Invasive Conehead Termite Working Group

Invasive Conehead Termite IPM Working Group


To raise awareness about the importance, impacts, and control / eradication of conehead termite infestations in the United States, and to improve partnerships for implementing Integrated Pest Management projects, resulting in a long-term reduction in impacts.


To date, two small populations of the invasive, arboreal conehead termites (Nasutitermes corniger) are established in the United States, one in Dania Beach, FL (first discovered in 2001), the other 13 miles north in Pompano Beach, FL (found in 2016). Both infestations are in Broward County in the southern portion of the Florida peninsula. The two sites, totaling approximately 55 acres, include infested forested natural areas, landscapes, fruit trees (orange, mango, avocado, papaya), native grasses, and residential and commercial structures.

If this invasive species disperses much further in Florida, agricultural operations including fruit groves, tree farms, plant nurseries, and sugar cane fields, will be at risk. Additionally, infestations in Florida prove the diversity of habitats this termite infests, demonstrating that live trees, shrubs, and grasses can be heavily damaged. Among many concerns, protected natural areas including Everglades National Park are vulnerable for substantial impacts by populations of this voracious pest.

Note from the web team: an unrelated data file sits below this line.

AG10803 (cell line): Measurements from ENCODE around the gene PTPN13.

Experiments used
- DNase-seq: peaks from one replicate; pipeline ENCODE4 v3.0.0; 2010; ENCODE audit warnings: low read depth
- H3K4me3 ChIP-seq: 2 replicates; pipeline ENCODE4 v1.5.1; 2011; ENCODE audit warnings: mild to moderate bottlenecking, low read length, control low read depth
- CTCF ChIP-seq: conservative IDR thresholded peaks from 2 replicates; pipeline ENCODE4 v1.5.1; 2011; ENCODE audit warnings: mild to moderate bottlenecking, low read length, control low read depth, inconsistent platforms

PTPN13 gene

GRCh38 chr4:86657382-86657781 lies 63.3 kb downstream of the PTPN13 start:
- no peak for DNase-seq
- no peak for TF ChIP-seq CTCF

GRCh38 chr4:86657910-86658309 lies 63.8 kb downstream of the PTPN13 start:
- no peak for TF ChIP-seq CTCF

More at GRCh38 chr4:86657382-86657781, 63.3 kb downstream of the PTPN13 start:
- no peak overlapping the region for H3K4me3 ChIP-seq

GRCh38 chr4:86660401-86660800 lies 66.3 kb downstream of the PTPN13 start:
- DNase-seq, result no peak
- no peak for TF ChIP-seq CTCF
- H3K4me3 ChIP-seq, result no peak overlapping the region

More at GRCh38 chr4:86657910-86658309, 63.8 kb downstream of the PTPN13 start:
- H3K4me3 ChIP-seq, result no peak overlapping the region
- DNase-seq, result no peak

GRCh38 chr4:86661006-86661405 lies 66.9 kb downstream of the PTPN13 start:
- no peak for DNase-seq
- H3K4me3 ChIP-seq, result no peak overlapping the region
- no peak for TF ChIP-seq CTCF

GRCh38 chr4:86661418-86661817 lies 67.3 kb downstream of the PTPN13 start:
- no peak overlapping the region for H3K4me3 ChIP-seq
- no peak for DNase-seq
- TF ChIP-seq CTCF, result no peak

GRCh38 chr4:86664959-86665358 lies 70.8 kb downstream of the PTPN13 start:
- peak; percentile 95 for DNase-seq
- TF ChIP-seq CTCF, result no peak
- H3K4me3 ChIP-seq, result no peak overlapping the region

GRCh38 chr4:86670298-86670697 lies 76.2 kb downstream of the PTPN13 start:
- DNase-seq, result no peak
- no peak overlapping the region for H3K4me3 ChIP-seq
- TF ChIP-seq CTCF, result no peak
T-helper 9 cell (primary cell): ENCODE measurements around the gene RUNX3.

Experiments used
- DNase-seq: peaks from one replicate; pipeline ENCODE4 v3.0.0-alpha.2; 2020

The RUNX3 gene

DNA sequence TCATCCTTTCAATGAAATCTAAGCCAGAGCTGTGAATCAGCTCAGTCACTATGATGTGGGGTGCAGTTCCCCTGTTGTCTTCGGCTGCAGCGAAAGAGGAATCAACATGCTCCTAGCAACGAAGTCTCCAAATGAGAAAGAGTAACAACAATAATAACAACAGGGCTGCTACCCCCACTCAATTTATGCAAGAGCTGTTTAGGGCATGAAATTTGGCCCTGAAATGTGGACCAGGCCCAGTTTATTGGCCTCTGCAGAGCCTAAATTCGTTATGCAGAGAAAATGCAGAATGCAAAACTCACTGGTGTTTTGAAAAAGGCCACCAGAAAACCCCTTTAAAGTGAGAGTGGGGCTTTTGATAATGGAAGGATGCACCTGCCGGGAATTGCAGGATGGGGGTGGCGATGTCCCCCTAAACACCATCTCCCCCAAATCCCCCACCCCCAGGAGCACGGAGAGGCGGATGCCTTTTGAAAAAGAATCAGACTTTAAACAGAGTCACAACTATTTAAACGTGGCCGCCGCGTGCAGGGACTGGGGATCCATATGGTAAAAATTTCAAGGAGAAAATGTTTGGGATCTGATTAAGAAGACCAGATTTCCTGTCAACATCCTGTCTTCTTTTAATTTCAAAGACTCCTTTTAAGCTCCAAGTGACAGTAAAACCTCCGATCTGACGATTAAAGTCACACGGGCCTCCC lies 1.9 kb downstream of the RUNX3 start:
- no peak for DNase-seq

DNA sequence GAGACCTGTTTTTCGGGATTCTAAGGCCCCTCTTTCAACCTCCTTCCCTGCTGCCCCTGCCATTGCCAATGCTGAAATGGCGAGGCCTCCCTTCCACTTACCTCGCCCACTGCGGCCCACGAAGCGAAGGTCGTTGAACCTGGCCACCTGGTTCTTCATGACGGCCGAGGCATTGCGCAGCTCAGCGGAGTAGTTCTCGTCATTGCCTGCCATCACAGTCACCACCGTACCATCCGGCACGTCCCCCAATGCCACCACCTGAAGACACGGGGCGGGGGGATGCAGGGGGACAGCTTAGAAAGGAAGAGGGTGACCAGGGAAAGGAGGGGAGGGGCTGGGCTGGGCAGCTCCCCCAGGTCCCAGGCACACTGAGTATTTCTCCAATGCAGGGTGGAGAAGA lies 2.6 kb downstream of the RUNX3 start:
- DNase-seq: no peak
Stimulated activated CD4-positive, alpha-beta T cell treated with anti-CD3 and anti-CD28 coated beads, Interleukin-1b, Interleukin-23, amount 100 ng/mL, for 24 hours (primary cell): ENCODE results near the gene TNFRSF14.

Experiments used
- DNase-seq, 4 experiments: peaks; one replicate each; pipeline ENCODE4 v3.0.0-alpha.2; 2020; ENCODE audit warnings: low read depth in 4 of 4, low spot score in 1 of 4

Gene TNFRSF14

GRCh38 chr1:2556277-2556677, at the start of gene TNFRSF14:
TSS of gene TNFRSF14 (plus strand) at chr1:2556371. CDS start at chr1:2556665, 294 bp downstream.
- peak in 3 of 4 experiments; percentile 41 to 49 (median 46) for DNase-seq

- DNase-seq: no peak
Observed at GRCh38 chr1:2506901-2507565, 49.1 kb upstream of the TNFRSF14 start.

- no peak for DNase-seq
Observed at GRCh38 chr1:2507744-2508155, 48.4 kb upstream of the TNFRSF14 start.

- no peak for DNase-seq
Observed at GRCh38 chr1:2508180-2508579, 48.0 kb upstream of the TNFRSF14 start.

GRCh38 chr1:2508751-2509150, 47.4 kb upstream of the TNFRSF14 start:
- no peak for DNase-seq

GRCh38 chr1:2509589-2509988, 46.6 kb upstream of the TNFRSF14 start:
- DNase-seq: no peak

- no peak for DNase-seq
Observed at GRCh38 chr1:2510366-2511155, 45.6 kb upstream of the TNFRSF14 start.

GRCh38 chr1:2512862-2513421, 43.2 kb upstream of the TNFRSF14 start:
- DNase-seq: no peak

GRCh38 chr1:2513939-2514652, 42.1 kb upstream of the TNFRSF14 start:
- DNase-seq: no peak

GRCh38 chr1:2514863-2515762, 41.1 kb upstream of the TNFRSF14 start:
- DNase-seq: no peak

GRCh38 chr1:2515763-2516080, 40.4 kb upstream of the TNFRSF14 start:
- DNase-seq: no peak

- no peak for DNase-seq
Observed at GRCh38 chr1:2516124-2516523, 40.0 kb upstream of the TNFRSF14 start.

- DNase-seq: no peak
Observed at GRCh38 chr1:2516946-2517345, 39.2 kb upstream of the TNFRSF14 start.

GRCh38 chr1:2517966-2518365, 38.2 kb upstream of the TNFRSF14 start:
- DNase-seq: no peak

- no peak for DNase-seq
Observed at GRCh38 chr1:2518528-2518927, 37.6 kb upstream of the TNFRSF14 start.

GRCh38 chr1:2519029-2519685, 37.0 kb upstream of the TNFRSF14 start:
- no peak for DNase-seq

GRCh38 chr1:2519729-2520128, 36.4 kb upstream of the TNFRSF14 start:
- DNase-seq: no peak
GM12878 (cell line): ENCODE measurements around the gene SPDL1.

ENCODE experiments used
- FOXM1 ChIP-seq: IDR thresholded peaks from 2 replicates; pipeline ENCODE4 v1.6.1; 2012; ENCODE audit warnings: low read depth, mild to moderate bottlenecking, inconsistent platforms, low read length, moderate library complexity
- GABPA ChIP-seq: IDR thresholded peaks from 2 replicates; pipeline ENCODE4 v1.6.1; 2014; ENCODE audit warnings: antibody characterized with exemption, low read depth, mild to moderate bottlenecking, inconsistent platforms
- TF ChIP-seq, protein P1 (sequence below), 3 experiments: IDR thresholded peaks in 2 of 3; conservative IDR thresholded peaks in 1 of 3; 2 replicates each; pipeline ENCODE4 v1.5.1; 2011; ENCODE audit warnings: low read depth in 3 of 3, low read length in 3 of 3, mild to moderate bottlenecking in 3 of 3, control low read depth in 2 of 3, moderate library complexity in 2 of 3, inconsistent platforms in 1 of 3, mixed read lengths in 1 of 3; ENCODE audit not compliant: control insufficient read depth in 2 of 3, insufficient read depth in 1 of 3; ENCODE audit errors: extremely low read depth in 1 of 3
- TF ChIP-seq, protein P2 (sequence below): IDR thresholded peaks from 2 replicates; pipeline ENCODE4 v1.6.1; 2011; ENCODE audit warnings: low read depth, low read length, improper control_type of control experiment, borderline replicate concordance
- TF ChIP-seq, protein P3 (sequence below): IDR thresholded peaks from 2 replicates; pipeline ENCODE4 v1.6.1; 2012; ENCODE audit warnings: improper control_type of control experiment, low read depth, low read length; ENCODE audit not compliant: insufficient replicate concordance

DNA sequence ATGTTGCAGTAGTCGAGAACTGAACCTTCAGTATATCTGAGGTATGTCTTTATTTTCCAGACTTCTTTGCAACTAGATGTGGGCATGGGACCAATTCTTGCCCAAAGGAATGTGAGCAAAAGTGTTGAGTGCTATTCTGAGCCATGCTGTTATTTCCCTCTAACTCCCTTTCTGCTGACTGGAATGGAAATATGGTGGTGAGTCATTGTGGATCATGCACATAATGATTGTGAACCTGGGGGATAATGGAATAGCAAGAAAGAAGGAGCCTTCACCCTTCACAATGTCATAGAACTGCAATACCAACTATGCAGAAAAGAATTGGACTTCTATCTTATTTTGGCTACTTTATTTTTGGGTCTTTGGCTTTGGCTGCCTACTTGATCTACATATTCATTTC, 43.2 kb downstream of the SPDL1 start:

Effective, widespread, stakeholder-supported implementation of IPM strategies does not currently exist due to limited resources and funds. Conehead containment / control / eradication efforts could be substantially escalated once stakeholders are educated on the risk of expanding populations, informed about IPM strategies for addressing and minimizing risk of infestations, and encouraged to develop collaborations focusing current personnel and equipment resources to more effectively address those risks.